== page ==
GaimanWell, here’s another Salon Amazon hit piece, at least sort of. Salon chose to headline it, “Neil Gaiman: ‘I’m obviously pissed at Amazon’” but if you read the actual article, you find the quote was taken out of context. Gaiman feels that the anti-trust prosecution against the five major publishers and Apple was a bad move, but on the matter of Amazon versus Hachette, he is actually ambivalent:

I’m a weird mixture right now, because on the one hand, I’m obviously pissed at Amazon. I’m a Hachette author in the U.K., my wife is a Hachette author now, and I’m very aware that Hachette is the first of these publishers that negotiations are going to happen with, and that HarperCollins [Gaiman’s U.S. publisher] will be coming up in six months’ time or whatever. On the other hand, I’m just as aware that what you’re seeing right now, is huge, giant-level dealings between huge corporations both under non-disclosure, and every time I try to actually read enough stuff to figure out what’s going on here, what I run into is lots of “We can’t say anything, but he says,” and “We can’t say anything, but she says.”

There was a thing I read yesterday where somebody, apparently from Amazon, speaking off the record, was saying why this whole three-to-five week delivery [delay] thing was happening with Hachette Books was that Hachette was playing hardball and they weren’t delivering the books to Amazon. Was that true? I don’t know. I have no idea.

So, unlike most of his Hachette compatriots who’ve spoken out (including, most notably, Stephen Colbert), Gaiman isn’t immediately inclined toward the mindset “My publisher right or wrong.” That’s something, anyway. He continues:

What is obviously problematic is that Amazon has, whatever it is, 30 to 40 percent of the book market. Which is not a good thing. The point, I think, where I would go incandescent is if Amazon ever repeats the number it pulled, I think a few years ago, with the Macmillan books — which is basically saying, we are not selling you this book. At that point, they’re doing the equivalent of what Barnes and Noble did a couple years ago to me, when they were arguing that they were having one of these, again, corporation-to-corporation arguments with DC Comics, and they said, “Well, the Sandman books aren’t for sale, you can no longer buy them at Barnes and Noble.” And I was fuming.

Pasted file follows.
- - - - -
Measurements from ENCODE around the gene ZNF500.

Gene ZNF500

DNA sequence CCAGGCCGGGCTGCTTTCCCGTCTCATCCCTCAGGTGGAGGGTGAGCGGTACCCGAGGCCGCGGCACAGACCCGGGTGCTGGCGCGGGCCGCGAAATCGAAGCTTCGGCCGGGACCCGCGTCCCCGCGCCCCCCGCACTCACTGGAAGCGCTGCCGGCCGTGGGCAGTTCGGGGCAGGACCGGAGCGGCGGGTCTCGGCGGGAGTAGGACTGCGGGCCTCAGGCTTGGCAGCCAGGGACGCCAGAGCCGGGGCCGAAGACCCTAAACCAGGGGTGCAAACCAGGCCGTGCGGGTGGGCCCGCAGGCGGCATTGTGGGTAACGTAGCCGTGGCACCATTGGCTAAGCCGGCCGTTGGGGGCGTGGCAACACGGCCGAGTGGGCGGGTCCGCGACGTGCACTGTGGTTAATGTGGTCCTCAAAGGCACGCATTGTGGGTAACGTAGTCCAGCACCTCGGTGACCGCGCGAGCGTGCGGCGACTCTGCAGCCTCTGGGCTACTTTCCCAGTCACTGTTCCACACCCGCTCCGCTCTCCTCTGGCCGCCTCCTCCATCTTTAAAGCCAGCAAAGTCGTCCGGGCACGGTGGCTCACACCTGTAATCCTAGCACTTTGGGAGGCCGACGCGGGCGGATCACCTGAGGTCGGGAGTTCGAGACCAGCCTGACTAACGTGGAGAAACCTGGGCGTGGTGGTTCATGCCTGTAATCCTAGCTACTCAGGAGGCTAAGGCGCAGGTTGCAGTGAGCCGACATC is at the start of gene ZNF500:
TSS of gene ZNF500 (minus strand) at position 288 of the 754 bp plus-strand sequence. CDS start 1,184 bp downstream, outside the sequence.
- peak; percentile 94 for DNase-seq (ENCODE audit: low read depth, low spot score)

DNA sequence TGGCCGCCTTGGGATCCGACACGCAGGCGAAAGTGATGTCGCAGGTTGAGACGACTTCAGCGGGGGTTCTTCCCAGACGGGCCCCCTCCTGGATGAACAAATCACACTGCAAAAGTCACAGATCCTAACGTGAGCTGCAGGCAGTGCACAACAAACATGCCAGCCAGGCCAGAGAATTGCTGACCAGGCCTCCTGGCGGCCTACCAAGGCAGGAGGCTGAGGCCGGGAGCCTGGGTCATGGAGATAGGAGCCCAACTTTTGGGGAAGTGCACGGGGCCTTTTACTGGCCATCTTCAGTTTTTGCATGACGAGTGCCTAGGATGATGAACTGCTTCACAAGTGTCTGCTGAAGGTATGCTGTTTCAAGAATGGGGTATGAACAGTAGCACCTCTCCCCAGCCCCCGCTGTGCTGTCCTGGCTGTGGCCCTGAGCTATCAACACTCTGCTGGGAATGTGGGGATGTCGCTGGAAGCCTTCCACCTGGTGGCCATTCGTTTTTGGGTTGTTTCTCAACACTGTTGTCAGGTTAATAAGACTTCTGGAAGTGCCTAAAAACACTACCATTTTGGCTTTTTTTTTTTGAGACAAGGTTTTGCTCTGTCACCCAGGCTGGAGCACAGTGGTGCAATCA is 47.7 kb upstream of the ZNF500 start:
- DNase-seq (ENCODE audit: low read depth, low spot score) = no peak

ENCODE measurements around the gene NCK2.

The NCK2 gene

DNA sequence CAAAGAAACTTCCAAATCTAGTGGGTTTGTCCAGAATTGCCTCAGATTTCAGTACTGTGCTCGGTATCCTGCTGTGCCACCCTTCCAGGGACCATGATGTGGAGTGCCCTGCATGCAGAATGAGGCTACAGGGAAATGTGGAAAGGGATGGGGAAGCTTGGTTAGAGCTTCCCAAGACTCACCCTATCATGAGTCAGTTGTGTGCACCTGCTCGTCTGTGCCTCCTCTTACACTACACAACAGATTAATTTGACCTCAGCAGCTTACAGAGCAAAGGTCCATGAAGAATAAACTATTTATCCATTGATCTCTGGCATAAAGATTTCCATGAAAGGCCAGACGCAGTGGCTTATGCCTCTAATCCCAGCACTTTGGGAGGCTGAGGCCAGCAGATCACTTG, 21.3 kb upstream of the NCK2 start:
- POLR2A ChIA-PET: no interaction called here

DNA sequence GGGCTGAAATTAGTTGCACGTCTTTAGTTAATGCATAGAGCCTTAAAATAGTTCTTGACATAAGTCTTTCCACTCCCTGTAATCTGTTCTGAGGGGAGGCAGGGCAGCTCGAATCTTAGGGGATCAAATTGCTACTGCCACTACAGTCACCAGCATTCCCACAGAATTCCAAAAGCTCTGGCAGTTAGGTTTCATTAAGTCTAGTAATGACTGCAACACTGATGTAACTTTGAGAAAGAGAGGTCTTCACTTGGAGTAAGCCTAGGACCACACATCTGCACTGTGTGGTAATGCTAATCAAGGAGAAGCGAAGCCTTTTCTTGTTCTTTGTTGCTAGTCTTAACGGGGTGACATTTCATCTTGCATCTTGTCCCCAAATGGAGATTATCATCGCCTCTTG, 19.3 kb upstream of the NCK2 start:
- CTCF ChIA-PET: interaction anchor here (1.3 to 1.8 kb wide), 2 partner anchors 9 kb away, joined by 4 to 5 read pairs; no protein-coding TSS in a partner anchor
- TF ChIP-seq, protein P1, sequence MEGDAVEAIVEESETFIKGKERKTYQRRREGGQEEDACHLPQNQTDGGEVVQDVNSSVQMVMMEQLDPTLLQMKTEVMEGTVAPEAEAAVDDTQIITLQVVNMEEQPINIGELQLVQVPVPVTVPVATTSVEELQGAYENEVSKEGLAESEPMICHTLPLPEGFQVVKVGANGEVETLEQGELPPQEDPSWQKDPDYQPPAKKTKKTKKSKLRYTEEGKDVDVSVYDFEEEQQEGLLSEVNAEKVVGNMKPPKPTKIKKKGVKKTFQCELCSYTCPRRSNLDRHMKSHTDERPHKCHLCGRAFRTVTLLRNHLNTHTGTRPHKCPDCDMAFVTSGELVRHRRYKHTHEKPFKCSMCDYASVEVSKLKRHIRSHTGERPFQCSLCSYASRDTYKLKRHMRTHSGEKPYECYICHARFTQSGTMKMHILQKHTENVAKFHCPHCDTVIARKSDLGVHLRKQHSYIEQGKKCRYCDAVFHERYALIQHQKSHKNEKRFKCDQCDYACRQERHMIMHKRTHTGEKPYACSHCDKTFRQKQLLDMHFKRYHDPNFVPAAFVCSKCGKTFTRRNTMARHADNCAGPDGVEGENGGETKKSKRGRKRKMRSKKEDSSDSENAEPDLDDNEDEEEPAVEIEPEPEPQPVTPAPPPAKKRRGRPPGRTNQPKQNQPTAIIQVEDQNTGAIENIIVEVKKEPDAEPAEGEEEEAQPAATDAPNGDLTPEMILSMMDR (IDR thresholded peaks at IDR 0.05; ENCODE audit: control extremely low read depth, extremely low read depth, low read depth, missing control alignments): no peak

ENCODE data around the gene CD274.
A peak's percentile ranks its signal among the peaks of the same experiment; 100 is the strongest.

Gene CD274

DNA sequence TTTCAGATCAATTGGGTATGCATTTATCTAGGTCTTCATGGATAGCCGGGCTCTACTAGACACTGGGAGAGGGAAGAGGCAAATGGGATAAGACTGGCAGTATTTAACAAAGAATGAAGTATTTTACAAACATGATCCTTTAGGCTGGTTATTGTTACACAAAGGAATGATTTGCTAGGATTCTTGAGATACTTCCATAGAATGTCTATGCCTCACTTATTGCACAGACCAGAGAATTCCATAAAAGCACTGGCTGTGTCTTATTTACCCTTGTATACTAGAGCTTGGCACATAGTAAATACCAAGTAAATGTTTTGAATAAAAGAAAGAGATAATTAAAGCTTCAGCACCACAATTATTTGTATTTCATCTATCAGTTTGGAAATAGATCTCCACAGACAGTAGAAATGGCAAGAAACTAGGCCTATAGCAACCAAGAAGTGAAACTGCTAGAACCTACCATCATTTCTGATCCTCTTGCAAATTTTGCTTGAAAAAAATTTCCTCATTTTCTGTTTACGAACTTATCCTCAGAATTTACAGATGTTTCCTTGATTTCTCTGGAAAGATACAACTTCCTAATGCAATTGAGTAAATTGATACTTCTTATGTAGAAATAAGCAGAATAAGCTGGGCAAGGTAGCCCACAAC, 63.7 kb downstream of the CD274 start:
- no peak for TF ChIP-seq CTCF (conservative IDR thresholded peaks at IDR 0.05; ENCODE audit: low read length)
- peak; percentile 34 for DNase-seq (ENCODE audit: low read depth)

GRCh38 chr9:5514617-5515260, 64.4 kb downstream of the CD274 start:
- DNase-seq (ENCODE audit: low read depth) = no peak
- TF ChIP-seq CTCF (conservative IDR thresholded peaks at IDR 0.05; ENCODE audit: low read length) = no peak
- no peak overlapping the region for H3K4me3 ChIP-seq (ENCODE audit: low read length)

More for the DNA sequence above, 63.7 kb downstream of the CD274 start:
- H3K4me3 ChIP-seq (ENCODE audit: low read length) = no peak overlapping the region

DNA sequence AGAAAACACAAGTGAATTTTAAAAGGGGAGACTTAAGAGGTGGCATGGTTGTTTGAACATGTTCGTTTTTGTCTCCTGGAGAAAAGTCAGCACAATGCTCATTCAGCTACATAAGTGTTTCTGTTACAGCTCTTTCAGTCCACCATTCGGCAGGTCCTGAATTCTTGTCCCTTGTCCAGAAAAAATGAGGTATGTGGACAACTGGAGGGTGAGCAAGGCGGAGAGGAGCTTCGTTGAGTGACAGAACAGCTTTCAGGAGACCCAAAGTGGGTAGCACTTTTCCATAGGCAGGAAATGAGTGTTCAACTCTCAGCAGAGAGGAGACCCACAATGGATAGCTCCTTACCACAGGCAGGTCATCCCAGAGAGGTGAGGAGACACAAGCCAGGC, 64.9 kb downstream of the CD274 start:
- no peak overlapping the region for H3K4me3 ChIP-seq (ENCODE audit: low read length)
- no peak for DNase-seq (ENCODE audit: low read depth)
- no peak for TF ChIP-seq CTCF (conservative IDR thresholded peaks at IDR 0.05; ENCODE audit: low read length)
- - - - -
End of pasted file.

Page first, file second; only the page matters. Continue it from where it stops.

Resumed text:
The odd thing here is that, even after Barnes & Noble did the exact same thing to him, he’s still inclined to be angry specifically at Amazon for it rather than realizing that this is something endemic to the way that big bookstore chains work in general when it comes time to renegotiate contracts. The B&N dispute with Simon & Schuster last year is another example.

Later on in the piece, he lectures an imagined Jeff Bezos that books are special snowflakes, and that dealing in books is “treading on sacred ground.” The funny thing to me is that this is the exact argument that industry after industry—including Apple in the recent trial under Judge Kote—has made to explain why it should be exempt from anti-trust laws. The courts have universally been unimpressed. You don’t get to gang up on a retailer who’s doing something you don’t like just because it’s about something “special,” and I’m pretty sure the appeals will bear me out in that.

Gaiman concludes that the dispute is “terribly bad for authors’ rights now,” though of course I’m sure folks like J.A. Konrath or Hugh Howey would argue with him on that score. Independent authors are, after all, having the time of their lives.


  1. The odd thing is that I have such mixed feelings about the negotiations. As an indie author, yes, I’d like the Big 5 to raise prices to stupid levels to make my books look far more attractively priced. And yet, I’m also a reader, and I don’t want to go back to agency. I like being able to price shop and wait for deals. Sigh. I guess if agency comes back, I’ll just have to reinvest my writing profits to feed my reading addiction. Thanks goodness for Scribd!

  2. With digital, price fluctuation should be far less than it was in he paper era because there are no unsold eBooks. An eBook is only created at the moment of sale so discounting to minimize loss and returns to the publisher no longer factors. I haven’t seen one of those “All books under $3” signs in a long time.
    So, what’s left? Tiny margins, minimal overhead and high volume – a game that can only be played by titans. What will the world of eBooks be like when there is only one titan standing?

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